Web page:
The Quotations Committee of the Nigerian Stock Exchange (NSE) has considered and approved an extended timeframe for six companies to restructure their share capital in a way to dilute the over-concentration of shares and free more shares for minority shareholders.
Recall that NSE had recently released names of 13 companies trading below the minimum volume of shares required for retail holding and public trading on their shares. NSE noted that the companies have free float deficiencies, a major infraction that may adversely affect the liquidity of its shares.
Free float, also called public float, is the number of shares of a quoted company held by ordinary shareholders other than those directly or indirectly held by its parent, subsidiary or associated companies, directors of the entity and their close family members and any single individual or institutional shareholder holding a statutorily significant stake.
The companies are however required to also provide quarterly disclosure reports to The Exchange detailing their level of implementation of the compliance plans
The six companies that have received waivers and extended deadlines include
- Union Bank of Nigeria (UBN) Plc
- Transcorp Hotels Plc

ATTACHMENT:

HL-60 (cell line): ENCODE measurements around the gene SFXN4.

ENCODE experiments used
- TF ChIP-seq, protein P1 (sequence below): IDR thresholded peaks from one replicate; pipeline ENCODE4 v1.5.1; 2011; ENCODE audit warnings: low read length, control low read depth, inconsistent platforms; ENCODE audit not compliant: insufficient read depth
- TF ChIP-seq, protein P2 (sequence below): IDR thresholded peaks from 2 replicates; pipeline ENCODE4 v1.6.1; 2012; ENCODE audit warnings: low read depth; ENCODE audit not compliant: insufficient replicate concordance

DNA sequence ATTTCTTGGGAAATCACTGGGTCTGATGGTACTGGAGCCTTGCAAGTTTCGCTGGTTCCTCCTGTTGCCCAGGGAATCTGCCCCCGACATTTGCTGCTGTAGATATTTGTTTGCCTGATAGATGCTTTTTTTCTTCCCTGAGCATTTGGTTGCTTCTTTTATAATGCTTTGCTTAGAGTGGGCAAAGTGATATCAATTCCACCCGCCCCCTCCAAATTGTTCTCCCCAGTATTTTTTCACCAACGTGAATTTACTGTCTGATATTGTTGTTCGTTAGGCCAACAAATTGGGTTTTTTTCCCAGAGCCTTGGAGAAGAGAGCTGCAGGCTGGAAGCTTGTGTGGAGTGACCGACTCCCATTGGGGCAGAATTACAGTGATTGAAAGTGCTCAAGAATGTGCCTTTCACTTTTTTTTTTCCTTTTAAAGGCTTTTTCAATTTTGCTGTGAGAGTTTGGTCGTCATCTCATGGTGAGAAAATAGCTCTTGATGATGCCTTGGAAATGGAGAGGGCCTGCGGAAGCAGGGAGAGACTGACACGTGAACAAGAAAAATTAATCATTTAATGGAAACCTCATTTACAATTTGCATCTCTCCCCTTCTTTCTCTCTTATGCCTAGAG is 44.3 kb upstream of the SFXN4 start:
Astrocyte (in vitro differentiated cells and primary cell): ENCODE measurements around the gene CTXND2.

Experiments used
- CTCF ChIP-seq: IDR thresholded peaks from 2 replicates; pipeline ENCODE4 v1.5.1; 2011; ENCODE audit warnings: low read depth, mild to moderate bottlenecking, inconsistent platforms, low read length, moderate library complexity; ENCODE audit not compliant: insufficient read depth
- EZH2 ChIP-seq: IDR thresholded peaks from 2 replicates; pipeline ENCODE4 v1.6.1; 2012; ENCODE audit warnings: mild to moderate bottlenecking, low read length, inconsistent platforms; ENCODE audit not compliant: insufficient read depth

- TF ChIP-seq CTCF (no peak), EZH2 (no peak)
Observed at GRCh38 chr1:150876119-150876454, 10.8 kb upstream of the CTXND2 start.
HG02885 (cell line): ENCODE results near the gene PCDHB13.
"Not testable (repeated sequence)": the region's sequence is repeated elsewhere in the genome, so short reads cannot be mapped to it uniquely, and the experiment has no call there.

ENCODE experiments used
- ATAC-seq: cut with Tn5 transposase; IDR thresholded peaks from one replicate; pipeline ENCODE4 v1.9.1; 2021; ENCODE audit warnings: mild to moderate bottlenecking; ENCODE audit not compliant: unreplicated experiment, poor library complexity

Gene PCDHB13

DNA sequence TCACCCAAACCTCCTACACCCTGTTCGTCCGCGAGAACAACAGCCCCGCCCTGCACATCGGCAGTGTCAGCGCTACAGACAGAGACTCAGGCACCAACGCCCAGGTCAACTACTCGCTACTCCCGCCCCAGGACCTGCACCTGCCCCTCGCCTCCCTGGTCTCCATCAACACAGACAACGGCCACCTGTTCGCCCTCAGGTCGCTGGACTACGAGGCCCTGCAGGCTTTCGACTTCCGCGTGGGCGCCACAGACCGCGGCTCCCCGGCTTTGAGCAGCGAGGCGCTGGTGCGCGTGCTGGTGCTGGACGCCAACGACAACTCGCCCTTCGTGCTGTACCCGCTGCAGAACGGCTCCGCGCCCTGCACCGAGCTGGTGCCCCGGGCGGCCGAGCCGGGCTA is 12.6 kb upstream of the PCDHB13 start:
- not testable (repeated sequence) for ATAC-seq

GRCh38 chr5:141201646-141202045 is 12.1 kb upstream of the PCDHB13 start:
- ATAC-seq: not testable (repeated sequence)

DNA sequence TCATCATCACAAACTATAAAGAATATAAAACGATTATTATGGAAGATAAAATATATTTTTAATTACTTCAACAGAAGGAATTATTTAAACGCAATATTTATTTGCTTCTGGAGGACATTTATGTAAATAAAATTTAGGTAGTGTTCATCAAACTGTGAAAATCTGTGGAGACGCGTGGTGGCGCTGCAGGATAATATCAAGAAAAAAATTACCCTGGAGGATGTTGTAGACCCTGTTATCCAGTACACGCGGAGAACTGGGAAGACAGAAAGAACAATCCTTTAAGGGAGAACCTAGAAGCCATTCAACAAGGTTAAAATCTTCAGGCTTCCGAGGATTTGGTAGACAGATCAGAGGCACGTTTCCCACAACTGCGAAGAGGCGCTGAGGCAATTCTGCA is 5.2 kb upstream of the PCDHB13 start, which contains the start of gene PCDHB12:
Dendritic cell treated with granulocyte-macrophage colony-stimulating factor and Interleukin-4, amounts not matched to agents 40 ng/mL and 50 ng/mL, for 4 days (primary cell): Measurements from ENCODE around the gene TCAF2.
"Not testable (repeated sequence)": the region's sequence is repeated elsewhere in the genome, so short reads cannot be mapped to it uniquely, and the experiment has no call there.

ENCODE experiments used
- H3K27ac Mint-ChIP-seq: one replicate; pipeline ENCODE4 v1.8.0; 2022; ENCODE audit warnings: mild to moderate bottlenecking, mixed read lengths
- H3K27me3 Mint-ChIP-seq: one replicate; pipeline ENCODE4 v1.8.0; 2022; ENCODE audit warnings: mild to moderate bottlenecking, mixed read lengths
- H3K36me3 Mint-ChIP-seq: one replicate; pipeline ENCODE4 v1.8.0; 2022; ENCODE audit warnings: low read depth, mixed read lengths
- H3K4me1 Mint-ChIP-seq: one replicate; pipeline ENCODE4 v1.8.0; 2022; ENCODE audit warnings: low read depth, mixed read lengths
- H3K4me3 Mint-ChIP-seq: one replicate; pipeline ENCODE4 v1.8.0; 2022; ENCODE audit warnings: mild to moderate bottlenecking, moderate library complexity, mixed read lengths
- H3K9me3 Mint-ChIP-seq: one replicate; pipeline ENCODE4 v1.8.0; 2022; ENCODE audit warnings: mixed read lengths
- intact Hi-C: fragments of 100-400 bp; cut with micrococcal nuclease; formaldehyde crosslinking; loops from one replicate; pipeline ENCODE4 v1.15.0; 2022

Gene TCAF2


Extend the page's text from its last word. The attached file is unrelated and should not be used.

- Infinity Trust Mortgage Plc
- Great Nigeria Insurance Plc
- E-Tranzact International Plc
- AG Leventis (Nigeria) Plc.
The trio of UBN, Transcorp Hotels and Great Nigeria Insurance were given an extended deadline of May 18, 2020, while AG Leventis, E-Tranzact International, and Infinity Trust Mortgage were given up till October 19, 2020, May 17, 2019, and May 17, 2021, respectively.
Stock market regulations require companies to maintain minimum public float to prevent undue concentration of securities in the hands of the core investors and related interests, a situation that can make the stock to be susceptible to price manipulation.
It also provides the general investing public with an opportunity to reasonably partake in the wealth creation by private enterprises.
The implication of not meeting the deadline
Now that the NSE had granted another extension for the companies to restructure their issued share capital in a way to free the existing concentrated shareholdings of the core investors and allow more investments from the general investing public, failure by these companies to restructure their share capital at the expiration of the deadline or secure extension of the deadline may lead to the delisting of their shares from the NSE.